These small flowers can be found throughout the garden. As they dry out, they become prickly and can cause skin irritation for some. Look, but don't touch!
In greek mythology, Iris was the goddess of the rainbow serving as messenger to the Olympian Gods. The scientific name for the Iris genus is super easy to remember because it’s the same as the common name, Iris!
There are several species of beardtongues throughout the Garden. The flowers are vividly colored: red, blue or purple, and are on tall, charismatic stems.
Fragrant pitcher sage
Its name is well deserved - smell the leaves and see why!
You may not associate oaks with flowers, but flowers they indeed have! Produced on catkins, the male flowers produce massive amounts of pollen that can cause seasonal allergies for many. The female flowers are among the most subtle flowers in the plant kingdom. Search for them in the notch between stems and leaves or at the very ends of fine branches.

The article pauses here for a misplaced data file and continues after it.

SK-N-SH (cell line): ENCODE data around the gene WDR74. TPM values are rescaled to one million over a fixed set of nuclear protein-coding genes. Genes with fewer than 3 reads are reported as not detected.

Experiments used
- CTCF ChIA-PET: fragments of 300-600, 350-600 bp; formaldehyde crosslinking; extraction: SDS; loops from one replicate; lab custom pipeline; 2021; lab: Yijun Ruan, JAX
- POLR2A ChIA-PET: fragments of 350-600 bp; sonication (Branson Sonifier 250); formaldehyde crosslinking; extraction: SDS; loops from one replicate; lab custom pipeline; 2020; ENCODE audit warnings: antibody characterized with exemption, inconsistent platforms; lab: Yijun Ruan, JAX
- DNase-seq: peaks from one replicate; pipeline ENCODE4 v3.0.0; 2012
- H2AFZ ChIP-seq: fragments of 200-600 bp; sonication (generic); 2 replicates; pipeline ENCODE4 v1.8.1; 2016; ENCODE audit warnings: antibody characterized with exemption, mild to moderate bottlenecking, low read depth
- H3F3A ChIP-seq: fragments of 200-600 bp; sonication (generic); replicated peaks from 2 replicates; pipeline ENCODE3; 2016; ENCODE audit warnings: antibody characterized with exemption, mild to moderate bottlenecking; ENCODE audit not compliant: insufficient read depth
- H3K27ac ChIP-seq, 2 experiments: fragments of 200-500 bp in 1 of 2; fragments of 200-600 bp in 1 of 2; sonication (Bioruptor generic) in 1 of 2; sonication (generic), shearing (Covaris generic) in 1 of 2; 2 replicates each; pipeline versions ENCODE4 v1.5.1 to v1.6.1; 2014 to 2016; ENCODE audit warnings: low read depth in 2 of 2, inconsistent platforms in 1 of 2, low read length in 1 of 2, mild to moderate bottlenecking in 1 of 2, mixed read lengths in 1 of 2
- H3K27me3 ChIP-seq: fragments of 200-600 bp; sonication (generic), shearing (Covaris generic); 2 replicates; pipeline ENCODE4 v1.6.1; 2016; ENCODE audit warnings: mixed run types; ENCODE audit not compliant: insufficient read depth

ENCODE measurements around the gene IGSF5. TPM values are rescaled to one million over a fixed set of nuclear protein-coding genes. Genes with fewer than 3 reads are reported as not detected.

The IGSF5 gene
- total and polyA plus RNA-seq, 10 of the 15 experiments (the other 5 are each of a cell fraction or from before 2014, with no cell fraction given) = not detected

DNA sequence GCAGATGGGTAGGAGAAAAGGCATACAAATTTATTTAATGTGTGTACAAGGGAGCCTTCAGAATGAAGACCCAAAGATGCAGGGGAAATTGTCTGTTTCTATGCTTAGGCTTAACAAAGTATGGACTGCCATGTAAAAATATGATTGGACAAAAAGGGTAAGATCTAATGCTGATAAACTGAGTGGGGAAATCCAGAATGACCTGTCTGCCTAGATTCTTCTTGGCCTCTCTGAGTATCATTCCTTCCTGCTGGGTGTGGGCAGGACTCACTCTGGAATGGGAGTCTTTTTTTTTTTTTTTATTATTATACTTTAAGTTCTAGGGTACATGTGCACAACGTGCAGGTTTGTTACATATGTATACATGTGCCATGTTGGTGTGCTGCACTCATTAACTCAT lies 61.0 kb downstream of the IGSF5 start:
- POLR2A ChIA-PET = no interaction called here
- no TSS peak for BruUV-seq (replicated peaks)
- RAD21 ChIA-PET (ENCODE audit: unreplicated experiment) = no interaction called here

Did you know there are native California roses? There are several species throughout California, and here at the garden!
California blue-eyed grass
These sweet, small flowers are not really grasses at all! They are in the Iris family. In the wild, these flowers are usually blue - but sometimes can be white! Other species in the same genus have lovely yellow flowers.
Our state flower can, of course, be found throughout the Garden! Watch out for flashes of bright orange petals and happy pollinators!
For any gardener looking to attract hummingbirds, this is the perfect plant! Its red, tubular flowers are known to be hummingbird pollinated. Aromatic, leathery leaves will ward off deer. This sage needs a bit more shade and water than the others but it is well worth the additional attention!